What is financial freedom and how do I get there?
3 steps to financial security in retirement
Quite often the first question that comes to mind when we think about retirement is, how much money will we need? But it’s not just about the money.
Financial security in retirement is feeling confident you’ll have enough money to retire. It’s achieved by accumulating enough assets, and ensuring you have enough income, to meet your financial needs for the rest of your life.
Some people have more than enough money to be financially independent, but they stay in jobs they don’t enjoy. Others may not have as much wealth, but pursuing their passion is more important.
Wherever you fit on this spectrum, we all need to think about generating enough income from investments to achieve financial security in retirement. So how can we get there?
1. What do you want to do in retirement?
The first question to ask is, what do you want to do when you’re retired?
Our experience is that people in retirement want to spend time with those who are most important to them, like their families and communities. And they want to engage in the things that are most interesting to them, like travel or volunteering.
Deciding how much money you need in retirement is really a factor of how long you’re going to live. But there are also other factors, such as the lifestyle that you want to lead.
How much money do you want to draw down, and when do you want to draw down?
Are there specific things you’d like to achieve, such as an overseas holiday or renovating the house?
So what do you really want TO DO in retirement? That will then drive the decisions in relation to the money.
2. Understand your money matters
Educating yourself is an important first step towards feeling confident and secure about your money. While you don’t have to be an expert, it’s good to have a working knowledge of your money, assets, debt, income and expenses.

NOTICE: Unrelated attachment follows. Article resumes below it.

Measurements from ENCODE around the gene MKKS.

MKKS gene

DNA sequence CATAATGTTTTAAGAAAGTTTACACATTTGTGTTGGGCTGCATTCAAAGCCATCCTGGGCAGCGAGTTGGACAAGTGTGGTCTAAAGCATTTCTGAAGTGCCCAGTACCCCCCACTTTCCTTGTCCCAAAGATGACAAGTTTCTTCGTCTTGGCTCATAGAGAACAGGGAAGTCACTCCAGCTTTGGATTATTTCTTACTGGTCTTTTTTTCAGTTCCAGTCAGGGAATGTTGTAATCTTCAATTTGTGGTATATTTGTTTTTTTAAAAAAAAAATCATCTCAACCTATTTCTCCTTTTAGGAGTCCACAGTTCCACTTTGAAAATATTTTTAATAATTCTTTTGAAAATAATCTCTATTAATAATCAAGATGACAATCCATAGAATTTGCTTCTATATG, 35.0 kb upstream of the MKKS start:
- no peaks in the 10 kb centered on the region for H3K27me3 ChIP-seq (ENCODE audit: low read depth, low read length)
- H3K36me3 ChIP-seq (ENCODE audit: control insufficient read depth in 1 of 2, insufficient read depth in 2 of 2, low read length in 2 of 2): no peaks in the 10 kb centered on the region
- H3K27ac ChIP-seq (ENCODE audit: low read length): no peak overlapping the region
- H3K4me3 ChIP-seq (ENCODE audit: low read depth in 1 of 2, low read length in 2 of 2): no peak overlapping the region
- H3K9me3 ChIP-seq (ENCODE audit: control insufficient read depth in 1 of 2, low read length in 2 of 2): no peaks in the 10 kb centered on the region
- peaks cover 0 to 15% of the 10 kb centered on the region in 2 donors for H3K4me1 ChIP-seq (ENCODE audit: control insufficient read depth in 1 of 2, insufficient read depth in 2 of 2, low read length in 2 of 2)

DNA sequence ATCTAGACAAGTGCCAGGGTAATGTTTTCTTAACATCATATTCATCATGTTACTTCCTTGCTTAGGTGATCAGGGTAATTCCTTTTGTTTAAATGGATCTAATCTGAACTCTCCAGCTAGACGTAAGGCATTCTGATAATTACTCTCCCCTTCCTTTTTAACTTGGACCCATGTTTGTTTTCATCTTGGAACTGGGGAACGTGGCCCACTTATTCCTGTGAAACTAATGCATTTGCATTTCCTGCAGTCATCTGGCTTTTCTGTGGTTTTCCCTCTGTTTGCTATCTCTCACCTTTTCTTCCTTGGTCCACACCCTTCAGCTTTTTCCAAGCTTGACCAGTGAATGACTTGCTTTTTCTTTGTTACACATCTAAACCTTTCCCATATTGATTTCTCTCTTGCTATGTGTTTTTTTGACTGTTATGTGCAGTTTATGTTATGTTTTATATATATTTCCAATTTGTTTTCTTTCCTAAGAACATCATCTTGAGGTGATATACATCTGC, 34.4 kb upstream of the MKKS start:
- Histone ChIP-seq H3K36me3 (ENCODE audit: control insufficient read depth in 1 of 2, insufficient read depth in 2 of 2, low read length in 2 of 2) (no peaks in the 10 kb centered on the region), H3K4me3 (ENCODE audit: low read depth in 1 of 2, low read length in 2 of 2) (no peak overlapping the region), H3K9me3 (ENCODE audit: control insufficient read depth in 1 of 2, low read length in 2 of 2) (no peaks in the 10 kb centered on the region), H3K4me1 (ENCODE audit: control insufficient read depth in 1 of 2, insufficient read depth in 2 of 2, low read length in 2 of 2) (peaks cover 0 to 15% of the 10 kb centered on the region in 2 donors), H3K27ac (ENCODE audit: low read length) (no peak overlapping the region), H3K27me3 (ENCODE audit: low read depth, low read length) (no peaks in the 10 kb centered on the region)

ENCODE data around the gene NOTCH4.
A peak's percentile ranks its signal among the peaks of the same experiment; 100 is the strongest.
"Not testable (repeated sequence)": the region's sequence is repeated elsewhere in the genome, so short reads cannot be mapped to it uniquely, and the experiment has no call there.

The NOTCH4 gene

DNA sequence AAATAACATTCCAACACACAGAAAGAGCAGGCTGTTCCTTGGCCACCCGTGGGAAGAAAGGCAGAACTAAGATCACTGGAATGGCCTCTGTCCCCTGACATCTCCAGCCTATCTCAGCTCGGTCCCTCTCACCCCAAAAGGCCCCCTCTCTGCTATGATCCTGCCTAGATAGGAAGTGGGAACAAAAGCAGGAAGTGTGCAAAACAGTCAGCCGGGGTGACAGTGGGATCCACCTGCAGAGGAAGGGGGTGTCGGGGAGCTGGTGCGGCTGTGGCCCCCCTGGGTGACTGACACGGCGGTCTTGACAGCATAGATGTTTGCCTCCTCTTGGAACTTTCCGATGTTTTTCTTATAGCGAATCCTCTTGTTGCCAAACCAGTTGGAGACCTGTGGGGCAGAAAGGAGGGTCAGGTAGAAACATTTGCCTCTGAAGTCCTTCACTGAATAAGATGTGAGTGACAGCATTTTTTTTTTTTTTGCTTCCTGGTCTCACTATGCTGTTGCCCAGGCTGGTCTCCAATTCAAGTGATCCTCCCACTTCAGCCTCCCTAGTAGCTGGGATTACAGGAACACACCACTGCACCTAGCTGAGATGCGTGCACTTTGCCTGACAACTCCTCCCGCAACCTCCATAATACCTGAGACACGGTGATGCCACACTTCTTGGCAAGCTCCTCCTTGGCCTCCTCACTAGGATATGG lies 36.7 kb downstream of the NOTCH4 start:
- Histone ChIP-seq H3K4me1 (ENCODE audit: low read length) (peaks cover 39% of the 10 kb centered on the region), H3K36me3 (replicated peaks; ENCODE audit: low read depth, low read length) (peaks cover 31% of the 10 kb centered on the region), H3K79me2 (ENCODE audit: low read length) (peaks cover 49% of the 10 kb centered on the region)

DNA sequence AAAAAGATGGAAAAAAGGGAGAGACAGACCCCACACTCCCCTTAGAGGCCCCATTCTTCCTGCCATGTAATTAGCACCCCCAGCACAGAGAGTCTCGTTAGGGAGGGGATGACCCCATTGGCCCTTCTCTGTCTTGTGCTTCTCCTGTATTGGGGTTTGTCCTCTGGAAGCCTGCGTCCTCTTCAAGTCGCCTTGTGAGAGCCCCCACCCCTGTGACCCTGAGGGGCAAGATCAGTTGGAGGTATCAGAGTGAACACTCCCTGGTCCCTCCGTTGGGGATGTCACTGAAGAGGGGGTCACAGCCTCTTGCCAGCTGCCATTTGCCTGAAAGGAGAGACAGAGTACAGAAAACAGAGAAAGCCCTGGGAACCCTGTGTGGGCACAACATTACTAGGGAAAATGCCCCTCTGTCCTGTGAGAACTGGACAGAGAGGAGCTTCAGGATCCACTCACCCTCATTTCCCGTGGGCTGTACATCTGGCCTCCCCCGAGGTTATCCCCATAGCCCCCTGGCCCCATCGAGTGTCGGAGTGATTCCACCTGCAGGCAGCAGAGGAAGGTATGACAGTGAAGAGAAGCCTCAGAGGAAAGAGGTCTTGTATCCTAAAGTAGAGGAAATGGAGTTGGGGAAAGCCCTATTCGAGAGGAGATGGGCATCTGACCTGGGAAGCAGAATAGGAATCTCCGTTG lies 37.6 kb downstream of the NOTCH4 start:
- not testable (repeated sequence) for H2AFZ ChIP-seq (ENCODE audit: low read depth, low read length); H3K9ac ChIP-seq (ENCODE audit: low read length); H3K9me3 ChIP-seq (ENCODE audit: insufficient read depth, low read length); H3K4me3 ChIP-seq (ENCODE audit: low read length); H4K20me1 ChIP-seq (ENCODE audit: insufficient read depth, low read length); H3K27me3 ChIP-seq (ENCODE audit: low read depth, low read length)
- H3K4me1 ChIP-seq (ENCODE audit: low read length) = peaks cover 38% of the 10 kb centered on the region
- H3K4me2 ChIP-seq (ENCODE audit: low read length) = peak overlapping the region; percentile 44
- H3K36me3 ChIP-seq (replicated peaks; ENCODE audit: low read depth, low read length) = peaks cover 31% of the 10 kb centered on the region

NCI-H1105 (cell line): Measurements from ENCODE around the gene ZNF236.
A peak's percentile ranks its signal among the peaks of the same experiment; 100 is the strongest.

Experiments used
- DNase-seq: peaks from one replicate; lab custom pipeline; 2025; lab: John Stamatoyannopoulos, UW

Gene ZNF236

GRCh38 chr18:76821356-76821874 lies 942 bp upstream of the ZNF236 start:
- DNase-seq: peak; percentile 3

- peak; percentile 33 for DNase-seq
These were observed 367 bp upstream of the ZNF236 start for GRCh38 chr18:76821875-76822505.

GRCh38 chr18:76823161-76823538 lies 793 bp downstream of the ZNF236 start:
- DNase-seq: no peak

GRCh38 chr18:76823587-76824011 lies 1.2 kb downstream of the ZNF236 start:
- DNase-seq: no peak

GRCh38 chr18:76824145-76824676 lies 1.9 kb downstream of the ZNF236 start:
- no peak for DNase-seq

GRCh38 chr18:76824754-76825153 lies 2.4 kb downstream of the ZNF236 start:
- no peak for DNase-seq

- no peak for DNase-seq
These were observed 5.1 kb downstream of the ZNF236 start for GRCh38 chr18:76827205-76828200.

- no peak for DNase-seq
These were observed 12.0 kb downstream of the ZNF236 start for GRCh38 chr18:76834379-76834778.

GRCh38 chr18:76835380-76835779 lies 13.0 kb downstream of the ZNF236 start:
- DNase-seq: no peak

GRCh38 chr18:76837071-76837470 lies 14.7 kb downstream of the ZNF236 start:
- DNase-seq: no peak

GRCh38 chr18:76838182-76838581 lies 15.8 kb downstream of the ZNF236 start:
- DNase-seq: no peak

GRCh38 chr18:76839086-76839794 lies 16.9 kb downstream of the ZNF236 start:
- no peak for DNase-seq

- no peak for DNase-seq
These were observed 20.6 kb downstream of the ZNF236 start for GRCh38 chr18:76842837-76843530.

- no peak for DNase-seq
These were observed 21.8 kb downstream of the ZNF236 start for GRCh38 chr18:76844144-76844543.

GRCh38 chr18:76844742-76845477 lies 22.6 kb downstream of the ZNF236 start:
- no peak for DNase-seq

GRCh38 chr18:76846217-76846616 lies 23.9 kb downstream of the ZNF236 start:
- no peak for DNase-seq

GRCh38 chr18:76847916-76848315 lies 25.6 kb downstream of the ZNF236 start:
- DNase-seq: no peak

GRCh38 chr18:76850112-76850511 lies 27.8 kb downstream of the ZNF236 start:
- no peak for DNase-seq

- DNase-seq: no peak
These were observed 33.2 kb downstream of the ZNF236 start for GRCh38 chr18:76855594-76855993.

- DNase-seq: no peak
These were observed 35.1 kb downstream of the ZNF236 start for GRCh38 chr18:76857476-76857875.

You should balance this with an understanding of the impact of inflation, superannuation, tax rules and risk.
You’ll need to get a sense for what kind of returns are realistic – it might not make sense to just extrapolate the recent past.
It’s also important to consider how you’d react to a period of negative returns.
Nobody likes to see their account balance pushed around by the markets, but you’ll probably need to get some growth from your portfolio. And the only way to achieve that, is by retaining some exposure to investment risk.
Knowing how much risk you need to take, and having a strategy to cope with volatility, reduces the chance that you’re forced to sell assets at depressed prices.
3. Develop a relationship with a financial planner
Superannuation, tax and Centrelink rules change from time to time.
Financial planners have an in-depth understanding of changing legislation and rules and can help you adjust your financial plan as your needs evolve.
Having a financial plan is about making sure your money lasts the distance. Staying disciplined creates peace of mind. And partnering with a trusted professional will help you keep on track through retirement.